Funding settlement will not undo the damage of austerity years

South Wales Police Federation chair Steve Treharne has highlighted the impact of austerity on the Force as the Government announced this year’s funding settlement.

Steve spoke about the impact on South Wales Police after losing around £111 million in funding since 2010/11 as well as hundreds of officers and staff members.

“Our officers and staff have had to weather an extremely difficult storm with all the extra demands placed upon them and, as a result, officers and staff have been breaking,” he said.

Steve was speaking as the Government revealed its 2022/23 funding settlement. South Wales is set to see its settlement rise by £17.1m to £350.6m.

But Steve says it’s not enough to undo the damage of austerity.

“South Wales Police has lost around £111 million since 2010/2011 due to the funding inequalities that the current formula produces,” he said.

“Significant sums have been redistributed from South Wales to other Welsh forces in this period. Previous Comprehensive Spending Reviews have required the delivery of significant financial ‘efficiencies’ and budget reductions.

“Since austerity started in 2010/2011, South Wales Police has had to deliver £56m of savings.”

Steve added: “During the past decade of austerity, South Wales Police had to reduce officer numbers by 479 and reduced police staff positions by 575.

“The Government’s Police Officer Uplift Programme indicates that by 2023 police officer allocations for South Wales Police will rise by an anticipated 450 and funding made available for the equivalent uplift in police staff by around 150 – which still remains significantly below pre-austerity levels.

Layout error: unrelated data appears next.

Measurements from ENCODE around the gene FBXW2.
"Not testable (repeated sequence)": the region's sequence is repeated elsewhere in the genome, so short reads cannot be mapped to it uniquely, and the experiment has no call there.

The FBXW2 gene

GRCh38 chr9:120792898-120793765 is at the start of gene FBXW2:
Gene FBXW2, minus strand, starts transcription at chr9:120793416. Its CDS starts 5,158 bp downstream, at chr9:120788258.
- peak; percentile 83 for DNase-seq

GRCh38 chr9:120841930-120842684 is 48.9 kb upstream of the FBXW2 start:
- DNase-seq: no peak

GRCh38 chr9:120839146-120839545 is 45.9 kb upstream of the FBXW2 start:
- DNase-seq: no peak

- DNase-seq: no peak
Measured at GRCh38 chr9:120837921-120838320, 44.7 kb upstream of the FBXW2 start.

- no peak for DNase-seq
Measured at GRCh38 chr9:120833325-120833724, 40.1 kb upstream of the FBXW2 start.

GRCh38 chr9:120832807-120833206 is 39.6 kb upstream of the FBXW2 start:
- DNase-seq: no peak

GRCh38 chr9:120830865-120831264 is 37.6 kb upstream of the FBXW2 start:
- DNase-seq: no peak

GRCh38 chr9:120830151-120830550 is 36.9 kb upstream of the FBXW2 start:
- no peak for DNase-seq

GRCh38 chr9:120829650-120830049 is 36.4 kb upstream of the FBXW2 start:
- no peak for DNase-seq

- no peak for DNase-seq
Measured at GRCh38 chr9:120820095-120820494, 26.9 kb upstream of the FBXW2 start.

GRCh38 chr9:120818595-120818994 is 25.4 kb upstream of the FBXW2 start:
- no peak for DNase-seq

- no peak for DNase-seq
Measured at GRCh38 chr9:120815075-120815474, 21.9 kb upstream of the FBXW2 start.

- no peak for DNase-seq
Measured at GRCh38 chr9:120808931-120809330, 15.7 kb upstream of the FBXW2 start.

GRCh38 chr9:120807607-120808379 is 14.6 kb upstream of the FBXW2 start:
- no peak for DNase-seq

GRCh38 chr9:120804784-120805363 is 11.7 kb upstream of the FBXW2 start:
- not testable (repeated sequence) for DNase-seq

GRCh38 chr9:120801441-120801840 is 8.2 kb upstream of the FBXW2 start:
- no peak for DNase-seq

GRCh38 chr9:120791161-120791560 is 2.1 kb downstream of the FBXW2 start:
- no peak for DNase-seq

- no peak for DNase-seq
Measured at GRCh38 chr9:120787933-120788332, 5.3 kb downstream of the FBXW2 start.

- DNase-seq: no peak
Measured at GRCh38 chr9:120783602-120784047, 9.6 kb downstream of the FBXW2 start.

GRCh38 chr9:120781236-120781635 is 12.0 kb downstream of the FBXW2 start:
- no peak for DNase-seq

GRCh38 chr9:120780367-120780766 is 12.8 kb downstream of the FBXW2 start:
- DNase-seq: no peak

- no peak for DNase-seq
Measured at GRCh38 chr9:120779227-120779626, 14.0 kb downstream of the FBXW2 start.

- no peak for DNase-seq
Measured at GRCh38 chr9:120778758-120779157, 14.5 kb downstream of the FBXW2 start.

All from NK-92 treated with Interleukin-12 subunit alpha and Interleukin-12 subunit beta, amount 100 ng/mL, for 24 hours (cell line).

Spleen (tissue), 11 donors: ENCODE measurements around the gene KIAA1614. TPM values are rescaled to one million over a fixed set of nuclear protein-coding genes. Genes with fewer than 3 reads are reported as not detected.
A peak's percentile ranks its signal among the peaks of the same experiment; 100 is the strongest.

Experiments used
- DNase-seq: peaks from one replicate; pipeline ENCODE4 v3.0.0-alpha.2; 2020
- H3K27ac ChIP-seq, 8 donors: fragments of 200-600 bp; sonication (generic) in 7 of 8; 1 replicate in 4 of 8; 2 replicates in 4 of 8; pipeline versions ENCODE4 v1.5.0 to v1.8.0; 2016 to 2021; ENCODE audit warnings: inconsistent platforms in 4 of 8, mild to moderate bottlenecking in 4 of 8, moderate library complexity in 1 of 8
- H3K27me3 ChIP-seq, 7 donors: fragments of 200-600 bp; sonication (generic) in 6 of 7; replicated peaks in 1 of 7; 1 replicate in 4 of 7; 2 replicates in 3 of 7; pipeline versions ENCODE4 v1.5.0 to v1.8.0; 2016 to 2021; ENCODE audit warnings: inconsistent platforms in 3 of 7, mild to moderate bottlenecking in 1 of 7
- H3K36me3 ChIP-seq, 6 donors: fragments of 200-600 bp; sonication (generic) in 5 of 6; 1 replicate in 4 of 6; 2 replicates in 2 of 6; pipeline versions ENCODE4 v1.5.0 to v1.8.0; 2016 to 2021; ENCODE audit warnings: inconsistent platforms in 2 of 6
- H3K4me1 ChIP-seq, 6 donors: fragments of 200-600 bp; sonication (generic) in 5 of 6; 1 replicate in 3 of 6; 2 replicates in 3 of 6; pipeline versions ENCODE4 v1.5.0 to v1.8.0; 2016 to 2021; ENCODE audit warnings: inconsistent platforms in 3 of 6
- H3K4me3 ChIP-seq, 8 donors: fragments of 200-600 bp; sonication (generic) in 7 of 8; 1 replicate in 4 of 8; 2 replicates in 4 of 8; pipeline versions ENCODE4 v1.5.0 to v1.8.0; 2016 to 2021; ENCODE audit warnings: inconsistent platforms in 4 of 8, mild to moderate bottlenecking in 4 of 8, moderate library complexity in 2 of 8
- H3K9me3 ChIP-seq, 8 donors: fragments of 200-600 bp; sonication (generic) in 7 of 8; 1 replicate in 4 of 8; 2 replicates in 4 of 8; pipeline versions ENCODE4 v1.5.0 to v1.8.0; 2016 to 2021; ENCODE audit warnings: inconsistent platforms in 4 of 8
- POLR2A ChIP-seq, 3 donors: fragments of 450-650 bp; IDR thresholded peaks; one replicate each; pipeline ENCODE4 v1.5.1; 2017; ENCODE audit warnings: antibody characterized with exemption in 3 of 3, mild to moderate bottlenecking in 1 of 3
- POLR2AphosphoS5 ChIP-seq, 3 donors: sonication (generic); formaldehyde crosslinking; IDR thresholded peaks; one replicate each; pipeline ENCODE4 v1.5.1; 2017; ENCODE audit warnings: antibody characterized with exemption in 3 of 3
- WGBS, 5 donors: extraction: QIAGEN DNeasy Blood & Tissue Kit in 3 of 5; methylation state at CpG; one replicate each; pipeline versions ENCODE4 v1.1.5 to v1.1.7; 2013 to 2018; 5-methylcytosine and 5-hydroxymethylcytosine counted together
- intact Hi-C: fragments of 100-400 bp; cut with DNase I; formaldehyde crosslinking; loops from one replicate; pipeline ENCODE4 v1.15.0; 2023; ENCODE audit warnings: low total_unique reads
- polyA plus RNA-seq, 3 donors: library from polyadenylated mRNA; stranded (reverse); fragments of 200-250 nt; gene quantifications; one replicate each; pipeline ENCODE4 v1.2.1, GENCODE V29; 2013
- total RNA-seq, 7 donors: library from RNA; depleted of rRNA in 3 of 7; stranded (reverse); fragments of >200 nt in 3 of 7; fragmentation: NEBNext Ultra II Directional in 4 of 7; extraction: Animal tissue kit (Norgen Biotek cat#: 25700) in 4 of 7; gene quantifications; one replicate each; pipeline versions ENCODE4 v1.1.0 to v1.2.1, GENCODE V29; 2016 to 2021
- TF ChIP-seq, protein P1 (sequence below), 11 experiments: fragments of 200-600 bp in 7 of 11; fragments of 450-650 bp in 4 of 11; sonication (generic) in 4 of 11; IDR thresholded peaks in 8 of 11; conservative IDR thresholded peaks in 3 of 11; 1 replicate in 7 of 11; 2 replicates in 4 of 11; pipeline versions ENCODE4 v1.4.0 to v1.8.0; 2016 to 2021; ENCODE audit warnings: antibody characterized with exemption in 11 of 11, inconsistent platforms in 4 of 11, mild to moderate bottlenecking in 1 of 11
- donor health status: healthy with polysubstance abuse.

“This is despite the increase in demand and complexity of incidents routinely responded to by South Wales Police.

“Our officers and staff have had to try to cope with all the extra demands placed upon them but this has taken a huge toll on them.

“The situation could have been far worse had it not been for the actions of South Wales Police Police and Crime Commissioner Alun Michael who had had to put forward significant precept uplifts over his tenure in office and we are grateful that he made these difficult decisions.

“The capital city of Wales has an additional annual policing cost of £4m which is also not recognised in the existing funding formula,” he added.

Police Federation national vice-chair Ché Donald is leading the calls for reform to the current funding model.

He said: “As the Government announces the 2022/23 funding settlement for policing, the Police Federation of England and Wales continues to call for a more sustainable multi-year settlement, rather than year upon year funding.

“The Government must consider a sustained multi-year funding settlement for policing, which will allow forces to make long-term strategic plans to respond to the changing nature of crime and support communities.

“The ability to plan past the next year will enable forces to achieve better procurement deals and to see overall costs come down.

“Without the ability to search for better deals due to the uncertainty of what is to come year after year, the 2022/23 marginal increase will get lost in the high day to day costs that forces are currently incurring.

“One-year financial settlements do not work and forces shouldn’t have to operate on a ‘hand-to-mouth’ basis.

“Over the last decade, the police service has been hit hard by budget cuts and it needs more than a one-year cash injection to put things right. What is desperately needed is long-term, genuine investment in policing.”